Author: Colin Teevan
Publisher: Oberon Books
Release Date: 2012-05-28
Dionysos, the God of wine and theatre has returned to his native land to take revenge on the puritanical Pentheus who refuses to recognise him of his rites. Remorselessly, savagely and with black humour, the God drives Pentheus and all the city to their shocking fate. Limelight after decades of anonymity. This version was specially commissioned by the National Theatre for a production in May 2002, directed by Sir Peter Hall and scored by Sir Harrison Birtwhistle.
Publisher: Penguin UK
Release Date: 2002-06-27
Heracles/ Iphigenia Among the Taurians/ Helen/ Ion/ Cyclops: Of these plays, only 'Heracles' truly belongs in the tragic sphere with its presentation of underserved suffering and divine malignity. The other plays flirt with comedy and comic themes. Their plots are ironic and complex with deception and elusion eventually leading to reconciliation between mother and son in 'Ion', brother and sister in 'Iphigenia', and husband and wife in 'Helen'. The comic vein is even stronger in the satyric'Cyclops' in which the giant's inebriation and subsequent violence are treated as humorous. Together, these plays demonstrate Euripides' challenge to the generic boundaries of Athenian drama.
Author: Susan C. Shelmerdine
Publisher: Hackett Publishing
Release Date: 2012-02-15
This is a collection of the standard texts of ancient Greek which are important components of what we know about Greek myth, religion, language and culture. All of the works collectively known as the Homeric Hymns are collected and translated here in their entirety, and the work includes ample notes and an introduction to provide information on the works' historic importance, a chronological table, genealogical chart, maps of Greece and the Aegean Islands, and illustrations of vase paintings with mythological themes. This edition is part of the Focus Classical Library.
Author: Stephen M. Trzaskoma
Publisher: Hackett Publishing
Release Date: 2016-09-06
Genre: Literary Collections
This new edition of Anthology of Classical Myth offers selections from key Near Eastern texts—the Babylonian Epic of Gilgamesh, Epic of Creation (Enuma Elish), and Atrahasis; the Hittite Song of Emergence; and the flood story from the book of Genesis—thereby enabling students to explore the many similarities between ancient Greek and Mesopotamian mythology and enhancing its reputation as the best and most complete collection of its kind.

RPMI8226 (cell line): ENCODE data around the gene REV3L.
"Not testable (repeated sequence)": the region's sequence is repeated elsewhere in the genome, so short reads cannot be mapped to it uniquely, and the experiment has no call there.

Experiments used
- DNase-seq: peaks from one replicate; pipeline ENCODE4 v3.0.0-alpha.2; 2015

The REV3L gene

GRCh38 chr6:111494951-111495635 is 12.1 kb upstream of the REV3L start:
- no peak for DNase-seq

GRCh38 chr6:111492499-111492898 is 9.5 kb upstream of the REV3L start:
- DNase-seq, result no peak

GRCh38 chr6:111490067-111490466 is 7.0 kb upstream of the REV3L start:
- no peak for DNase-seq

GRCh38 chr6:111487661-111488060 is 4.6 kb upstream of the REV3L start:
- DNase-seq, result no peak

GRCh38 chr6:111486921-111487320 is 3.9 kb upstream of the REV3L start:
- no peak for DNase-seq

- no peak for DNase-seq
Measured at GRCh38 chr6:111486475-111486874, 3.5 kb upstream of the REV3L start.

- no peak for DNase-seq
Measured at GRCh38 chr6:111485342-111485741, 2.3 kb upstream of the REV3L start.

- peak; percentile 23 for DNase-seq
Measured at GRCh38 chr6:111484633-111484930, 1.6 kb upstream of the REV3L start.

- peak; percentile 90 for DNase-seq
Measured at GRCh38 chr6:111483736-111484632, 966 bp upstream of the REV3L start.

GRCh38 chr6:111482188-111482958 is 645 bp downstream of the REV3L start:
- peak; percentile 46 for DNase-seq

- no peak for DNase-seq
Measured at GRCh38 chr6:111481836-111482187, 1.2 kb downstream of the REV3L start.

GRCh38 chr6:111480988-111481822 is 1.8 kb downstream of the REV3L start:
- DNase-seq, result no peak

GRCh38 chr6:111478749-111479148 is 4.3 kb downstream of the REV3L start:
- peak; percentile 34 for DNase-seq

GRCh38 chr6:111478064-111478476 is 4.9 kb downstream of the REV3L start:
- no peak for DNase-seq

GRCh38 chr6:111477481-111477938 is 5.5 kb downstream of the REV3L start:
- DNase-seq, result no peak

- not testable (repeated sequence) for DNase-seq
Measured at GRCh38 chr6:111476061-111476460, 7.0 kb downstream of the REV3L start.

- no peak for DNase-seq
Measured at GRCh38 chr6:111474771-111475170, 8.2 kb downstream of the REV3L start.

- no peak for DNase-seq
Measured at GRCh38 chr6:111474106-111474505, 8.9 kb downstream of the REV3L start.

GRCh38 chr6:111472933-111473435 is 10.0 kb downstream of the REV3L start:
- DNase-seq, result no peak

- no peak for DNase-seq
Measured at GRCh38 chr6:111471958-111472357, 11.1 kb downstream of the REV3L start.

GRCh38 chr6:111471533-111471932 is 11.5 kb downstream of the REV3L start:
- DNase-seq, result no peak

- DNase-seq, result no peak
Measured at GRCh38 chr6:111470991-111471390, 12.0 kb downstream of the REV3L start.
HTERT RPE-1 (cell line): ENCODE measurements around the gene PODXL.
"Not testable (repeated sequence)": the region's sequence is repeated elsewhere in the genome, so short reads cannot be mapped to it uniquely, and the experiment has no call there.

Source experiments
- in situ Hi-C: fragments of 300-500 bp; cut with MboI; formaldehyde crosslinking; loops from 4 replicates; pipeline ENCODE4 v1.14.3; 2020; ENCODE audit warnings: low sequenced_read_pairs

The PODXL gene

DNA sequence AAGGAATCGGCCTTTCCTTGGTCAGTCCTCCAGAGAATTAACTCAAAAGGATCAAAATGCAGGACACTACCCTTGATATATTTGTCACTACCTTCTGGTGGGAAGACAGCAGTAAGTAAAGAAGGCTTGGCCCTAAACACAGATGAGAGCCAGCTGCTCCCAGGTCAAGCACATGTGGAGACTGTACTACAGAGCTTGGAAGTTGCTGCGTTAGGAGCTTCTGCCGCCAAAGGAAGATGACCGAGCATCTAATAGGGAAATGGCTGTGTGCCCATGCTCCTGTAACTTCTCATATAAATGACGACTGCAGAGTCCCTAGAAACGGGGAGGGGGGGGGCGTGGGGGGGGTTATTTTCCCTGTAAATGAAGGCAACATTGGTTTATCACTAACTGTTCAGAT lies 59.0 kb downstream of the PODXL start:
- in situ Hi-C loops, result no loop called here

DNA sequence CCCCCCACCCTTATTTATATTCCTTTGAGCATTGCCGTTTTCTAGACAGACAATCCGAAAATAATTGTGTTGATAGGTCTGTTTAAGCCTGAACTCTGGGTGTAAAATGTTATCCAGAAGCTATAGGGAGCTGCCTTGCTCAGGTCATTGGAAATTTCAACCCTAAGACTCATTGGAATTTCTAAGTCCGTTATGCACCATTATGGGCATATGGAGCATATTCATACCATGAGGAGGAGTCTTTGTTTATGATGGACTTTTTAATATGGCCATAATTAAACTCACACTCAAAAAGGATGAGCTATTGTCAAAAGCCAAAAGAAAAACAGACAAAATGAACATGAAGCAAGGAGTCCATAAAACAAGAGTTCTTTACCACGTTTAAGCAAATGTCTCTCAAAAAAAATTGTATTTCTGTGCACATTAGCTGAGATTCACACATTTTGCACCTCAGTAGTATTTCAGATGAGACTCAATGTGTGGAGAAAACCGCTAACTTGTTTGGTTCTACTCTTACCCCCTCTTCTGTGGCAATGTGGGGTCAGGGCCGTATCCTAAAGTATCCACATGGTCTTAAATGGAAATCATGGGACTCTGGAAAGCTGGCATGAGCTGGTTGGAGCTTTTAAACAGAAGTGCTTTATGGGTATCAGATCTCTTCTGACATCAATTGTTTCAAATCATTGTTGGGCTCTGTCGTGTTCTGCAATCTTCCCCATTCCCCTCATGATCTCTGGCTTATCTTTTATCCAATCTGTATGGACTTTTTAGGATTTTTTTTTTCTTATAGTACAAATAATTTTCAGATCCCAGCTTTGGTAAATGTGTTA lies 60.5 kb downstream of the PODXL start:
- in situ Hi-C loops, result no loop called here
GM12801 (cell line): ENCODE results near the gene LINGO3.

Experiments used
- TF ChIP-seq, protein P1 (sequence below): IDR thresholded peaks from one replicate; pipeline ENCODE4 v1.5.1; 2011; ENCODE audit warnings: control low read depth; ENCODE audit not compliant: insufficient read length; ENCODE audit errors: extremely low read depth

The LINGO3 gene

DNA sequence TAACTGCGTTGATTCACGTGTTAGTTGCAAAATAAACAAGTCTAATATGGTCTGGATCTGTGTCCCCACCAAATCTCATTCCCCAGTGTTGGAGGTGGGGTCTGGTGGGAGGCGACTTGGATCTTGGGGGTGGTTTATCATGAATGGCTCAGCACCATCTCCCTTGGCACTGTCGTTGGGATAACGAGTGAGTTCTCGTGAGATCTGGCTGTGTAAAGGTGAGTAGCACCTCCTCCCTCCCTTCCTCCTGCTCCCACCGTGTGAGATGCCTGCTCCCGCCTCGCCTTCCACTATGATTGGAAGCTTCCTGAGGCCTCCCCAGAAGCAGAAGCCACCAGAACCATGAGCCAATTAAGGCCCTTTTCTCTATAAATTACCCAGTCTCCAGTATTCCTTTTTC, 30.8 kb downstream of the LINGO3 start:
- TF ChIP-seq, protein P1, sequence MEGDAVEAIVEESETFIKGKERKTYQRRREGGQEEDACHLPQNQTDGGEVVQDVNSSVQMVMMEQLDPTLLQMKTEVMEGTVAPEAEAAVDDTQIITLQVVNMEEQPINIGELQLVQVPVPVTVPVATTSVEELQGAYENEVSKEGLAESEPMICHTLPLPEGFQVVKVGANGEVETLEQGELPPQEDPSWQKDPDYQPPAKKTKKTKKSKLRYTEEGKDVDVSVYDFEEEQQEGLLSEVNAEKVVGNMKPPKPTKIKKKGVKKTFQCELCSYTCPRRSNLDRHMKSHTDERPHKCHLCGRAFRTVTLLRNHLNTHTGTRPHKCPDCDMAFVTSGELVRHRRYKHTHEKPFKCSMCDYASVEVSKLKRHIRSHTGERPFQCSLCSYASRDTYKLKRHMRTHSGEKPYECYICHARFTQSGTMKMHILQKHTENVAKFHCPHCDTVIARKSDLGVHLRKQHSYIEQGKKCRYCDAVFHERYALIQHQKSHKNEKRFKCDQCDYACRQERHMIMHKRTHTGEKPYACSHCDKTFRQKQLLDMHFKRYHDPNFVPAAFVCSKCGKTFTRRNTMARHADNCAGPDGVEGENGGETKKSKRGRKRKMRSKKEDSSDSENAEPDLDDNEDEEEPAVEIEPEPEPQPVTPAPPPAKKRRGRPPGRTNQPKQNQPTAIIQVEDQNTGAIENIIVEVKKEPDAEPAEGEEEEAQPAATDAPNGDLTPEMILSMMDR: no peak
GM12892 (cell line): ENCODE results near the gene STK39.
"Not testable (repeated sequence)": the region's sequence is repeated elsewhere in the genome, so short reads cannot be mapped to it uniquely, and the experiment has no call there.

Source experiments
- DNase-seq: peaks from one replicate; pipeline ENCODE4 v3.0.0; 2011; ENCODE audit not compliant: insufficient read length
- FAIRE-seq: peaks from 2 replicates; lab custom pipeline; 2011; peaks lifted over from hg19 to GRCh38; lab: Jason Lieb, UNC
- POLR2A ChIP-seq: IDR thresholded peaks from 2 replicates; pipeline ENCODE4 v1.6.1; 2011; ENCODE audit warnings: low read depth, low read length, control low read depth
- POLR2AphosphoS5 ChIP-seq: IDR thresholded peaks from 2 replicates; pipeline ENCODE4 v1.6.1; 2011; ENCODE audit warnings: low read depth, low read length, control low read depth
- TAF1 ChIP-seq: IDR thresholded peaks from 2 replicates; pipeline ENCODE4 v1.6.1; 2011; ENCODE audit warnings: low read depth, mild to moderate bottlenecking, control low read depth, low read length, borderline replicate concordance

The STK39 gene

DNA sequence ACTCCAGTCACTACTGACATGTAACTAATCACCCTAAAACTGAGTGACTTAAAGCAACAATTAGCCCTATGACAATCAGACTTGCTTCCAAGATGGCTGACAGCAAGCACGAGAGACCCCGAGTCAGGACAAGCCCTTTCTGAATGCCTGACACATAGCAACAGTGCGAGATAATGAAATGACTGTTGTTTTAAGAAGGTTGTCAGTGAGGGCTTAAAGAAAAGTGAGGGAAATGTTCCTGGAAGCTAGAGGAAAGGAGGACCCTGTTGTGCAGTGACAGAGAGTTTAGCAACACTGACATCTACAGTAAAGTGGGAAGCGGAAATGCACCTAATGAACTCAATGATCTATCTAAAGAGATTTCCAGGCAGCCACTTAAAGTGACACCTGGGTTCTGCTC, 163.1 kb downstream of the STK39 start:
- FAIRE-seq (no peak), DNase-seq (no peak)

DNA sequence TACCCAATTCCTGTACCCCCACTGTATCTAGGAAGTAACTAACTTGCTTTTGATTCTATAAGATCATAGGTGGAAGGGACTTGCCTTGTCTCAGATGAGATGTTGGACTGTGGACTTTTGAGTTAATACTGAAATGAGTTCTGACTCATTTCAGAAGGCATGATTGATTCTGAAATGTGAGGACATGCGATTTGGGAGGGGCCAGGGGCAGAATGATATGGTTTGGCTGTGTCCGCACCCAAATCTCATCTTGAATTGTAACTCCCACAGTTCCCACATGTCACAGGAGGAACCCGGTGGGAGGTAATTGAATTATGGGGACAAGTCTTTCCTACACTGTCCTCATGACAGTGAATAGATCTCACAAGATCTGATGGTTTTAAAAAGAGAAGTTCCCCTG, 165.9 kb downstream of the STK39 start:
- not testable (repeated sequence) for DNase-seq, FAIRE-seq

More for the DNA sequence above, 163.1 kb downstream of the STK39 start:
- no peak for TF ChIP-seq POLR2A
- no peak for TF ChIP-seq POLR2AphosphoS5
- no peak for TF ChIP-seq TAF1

Author: Desmond J. Conacher
Publisher: University of Toronto Press
Release Date: 1967-12-15
Genre: Literary Criticism
It is a commonly held view among historians of Greek literature that with the advent of Euripides the tragic structure, even the tragic outlook of Greek drama suffered a breakdown from which it never recovered. While there is much truth in this opinion, it has tended to put too much emphasis on "Euripides the destroyer" rather than "Euripides the creator." In this study the author's main purpose is to redress the balance and to discuss the structure and techniques of Euripidean drama in relation to its new and richly varied themes. The consistent dramatic form evolved by Aeschylus and Sophocles had grown out of their conception of tragedy as the resultant of the tension between the individual will and the universal order suggested in myth. For Euripides, who never fully accepted myth as the real basis of tragedy, alternate ways of using the traditional material became necessary, and the playwright continually changed his dramatic structure to suit the particular tragic idea he was seeking to express. Viewed in this way, Euripides' dramatic technique may be seen in positive as well as negative terms—as something other than the breakdown of structural technique and mythological insight under the overwhelming force of his ideas. Professor Conacher offers here a new view of Euripides as the first Greek dramatist properly to understand the world of myth, and so, in a sense, to stand a bit outside it. He shows how Euripides, far from being an impatient or incompetent craftsman, used traditional mth as a basis for inventing new forms in which to cast his perceptions of the sources of human tragedy. All the extant Euripidean drama is examined in this book; the result is an intelligent guide to the plays for all students of dramatic literature, as well as a convincing defence of Euripides the creator.